This question already has an answer here:

So i was working with local classes this morning when I encountered a strange behaviour of inheritance regarding scopes.

public class Foo{
    public void printer(){
        class Hello extends Bar{
           private String str = "Hello";
        }

        class World extends Hello{
           private void print(){
              System.out.println(super.str);
           }
        }
    }
}

With class Bar looking like this:

public class Bar{
   protected String str = "FooBar";
}

So i expected an ouput like this:

FooBar

But ended up with:

Hello

Shouldn't the private prefix of the String declaration prevent the child class from accessing the variable?

However I procceded further and removed the String declaration and this time ended up with my previous expected ouput.

So why doesn't it always get the variable of class Bar when a variable of the same name is declared private in the direct parent class?

Thanks for any help in advance.

marked as duplicate by shmosel java Feb 6 at 8:06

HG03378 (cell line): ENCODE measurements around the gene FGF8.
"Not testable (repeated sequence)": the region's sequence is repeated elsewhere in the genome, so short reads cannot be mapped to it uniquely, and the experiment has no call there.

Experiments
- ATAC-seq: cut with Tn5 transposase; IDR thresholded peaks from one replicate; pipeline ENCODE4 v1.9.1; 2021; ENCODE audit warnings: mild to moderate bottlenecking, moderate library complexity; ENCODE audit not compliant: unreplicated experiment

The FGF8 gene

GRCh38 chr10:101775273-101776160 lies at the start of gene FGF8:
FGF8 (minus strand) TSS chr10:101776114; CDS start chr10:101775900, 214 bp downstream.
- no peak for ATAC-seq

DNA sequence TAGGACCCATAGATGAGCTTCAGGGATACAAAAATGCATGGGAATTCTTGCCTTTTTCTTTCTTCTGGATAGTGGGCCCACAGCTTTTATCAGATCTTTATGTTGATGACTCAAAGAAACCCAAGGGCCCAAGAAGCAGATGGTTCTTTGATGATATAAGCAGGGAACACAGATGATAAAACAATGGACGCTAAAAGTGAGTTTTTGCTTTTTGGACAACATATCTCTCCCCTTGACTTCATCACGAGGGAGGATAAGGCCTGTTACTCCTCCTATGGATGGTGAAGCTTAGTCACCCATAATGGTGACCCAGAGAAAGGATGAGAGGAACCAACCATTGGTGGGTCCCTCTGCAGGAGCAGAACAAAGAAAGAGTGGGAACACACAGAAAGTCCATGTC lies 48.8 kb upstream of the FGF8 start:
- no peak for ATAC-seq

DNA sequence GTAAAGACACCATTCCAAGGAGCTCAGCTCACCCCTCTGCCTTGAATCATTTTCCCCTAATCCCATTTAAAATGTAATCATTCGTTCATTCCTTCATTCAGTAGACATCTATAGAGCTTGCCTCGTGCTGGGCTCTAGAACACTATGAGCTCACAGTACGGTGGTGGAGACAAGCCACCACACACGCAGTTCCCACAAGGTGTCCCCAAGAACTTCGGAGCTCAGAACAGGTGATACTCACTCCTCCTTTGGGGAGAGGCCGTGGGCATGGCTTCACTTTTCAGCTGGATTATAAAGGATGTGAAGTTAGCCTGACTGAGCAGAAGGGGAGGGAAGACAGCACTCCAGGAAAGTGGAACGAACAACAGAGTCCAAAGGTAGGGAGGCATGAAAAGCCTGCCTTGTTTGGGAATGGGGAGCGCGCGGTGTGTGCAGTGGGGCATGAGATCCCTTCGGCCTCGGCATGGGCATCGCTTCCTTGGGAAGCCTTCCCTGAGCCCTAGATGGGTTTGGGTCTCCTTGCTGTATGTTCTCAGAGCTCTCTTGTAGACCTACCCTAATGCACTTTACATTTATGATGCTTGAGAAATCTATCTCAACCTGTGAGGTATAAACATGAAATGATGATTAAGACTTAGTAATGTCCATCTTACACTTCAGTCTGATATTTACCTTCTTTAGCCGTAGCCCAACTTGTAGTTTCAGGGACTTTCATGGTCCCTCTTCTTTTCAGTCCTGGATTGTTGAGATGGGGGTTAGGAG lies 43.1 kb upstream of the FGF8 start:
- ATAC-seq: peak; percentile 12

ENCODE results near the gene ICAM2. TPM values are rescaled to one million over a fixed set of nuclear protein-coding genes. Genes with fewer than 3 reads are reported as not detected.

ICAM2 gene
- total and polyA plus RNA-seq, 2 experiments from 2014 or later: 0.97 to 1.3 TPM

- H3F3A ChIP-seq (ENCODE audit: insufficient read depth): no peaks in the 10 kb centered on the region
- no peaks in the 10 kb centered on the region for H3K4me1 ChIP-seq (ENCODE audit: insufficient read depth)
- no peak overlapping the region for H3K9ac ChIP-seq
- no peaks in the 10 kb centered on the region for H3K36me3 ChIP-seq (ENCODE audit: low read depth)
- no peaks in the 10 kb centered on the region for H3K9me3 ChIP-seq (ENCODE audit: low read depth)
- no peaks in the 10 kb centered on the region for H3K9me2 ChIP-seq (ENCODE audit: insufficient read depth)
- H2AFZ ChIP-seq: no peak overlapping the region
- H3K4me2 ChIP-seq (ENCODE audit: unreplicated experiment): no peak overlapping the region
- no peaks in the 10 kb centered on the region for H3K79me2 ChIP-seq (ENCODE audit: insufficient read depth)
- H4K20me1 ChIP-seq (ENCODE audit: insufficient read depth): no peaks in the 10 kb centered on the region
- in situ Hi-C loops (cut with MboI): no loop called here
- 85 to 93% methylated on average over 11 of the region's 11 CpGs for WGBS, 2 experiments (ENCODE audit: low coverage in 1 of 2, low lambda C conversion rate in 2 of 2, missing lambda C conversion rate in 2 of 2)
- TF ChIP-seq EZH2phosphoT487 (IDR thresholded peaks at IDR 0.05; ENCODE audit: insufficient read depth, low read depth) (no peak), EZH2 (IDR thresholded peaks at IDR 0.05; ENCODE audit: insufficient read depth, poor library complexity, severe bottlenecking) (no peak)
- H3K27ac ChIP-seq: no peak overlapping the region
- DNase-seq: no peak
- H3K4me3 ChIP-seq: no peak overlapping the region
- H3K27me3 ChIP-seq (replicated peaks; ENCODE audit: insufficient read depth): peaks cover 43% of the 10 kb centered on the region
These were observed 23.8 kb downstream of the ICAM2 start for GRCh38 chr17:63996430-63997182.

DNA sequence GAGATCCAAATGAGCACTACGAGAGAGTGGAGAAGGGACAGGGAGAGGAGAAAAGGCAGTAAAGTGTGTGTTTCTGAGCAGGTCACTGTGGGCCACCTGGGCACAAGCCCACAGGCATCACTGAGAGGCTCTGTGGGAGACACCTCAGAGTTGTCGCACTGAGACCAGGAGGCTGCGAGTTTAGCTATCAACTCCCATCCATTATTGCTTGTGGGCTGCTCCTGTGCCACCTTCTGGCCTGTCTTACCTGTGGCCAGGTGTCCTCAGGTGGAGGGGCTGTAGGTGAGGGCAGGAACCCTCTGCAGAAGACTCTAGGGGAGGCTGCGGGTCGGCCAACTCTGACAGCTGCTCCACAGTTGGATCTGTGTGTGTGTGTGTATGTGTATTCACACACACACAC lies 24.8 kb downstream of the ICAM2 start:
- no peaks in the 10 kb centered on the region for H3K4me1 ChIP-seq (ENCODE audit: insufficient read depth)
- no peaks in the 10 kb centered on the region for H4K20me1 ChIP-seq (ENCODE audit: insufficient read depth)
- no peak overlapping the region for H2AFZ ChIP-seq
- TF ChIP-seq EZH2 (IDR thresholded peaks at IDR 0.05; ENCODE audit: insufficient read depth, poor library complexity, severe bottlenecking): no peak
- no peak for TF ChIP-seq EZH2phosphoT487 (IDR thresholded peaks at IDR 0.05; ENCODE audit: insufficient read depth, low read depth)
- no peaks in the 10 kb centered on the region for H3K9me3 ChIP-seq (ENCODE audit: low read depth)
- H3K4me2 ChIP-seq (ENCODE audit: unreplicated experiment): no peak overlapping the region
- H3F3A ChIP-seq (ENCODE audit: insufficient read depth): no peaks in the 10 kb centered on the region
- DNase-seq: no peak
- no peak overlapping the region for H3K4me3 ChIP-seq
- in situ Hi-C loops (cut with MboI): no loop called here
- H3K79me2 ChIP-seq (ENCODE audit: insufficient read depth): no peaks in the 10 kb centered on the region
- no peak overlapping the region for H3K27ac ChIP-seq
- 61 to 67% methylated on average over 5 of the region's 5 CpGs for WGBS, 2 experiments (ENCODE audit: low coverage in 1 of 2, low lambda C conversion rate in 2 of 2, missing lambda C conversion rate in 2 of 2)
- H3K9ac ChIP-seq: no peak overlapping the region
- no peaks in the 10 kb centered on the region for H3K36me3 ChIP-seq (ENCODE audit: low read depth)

This question has been asked before and already has an answer. If those answers do not fully address your question, please ask a new question.

  • You should show your main method for how you ran this – cricket_007 Feb 6 at 8:08
  • By calling this line: System.out.println(super.str); You're actually calling super class of World, which is the Hello class. – sovas Feb 6 at 8:08
  • @sovas I think that was understood already. The expected output was that of the Bar class – cricket_007 Feb 6 at 8:09
  • Within a class, a field that has the same name as a field in the superclass hides the superclass's field... docs.oracle.com/javase/tutorial/java/IandI/hidevariables.html – cricket_007 Feb 6 at 8:11
  • @cricket_007 Thanks, I knew this part of the tutorial. I was just kind of confused why the ´private´ declaration doesn't bypass this rule. But the Post shmosel linked was more or less the explanation i searched for but didn't found. :) – L.Spillner Feb 6 at 8:17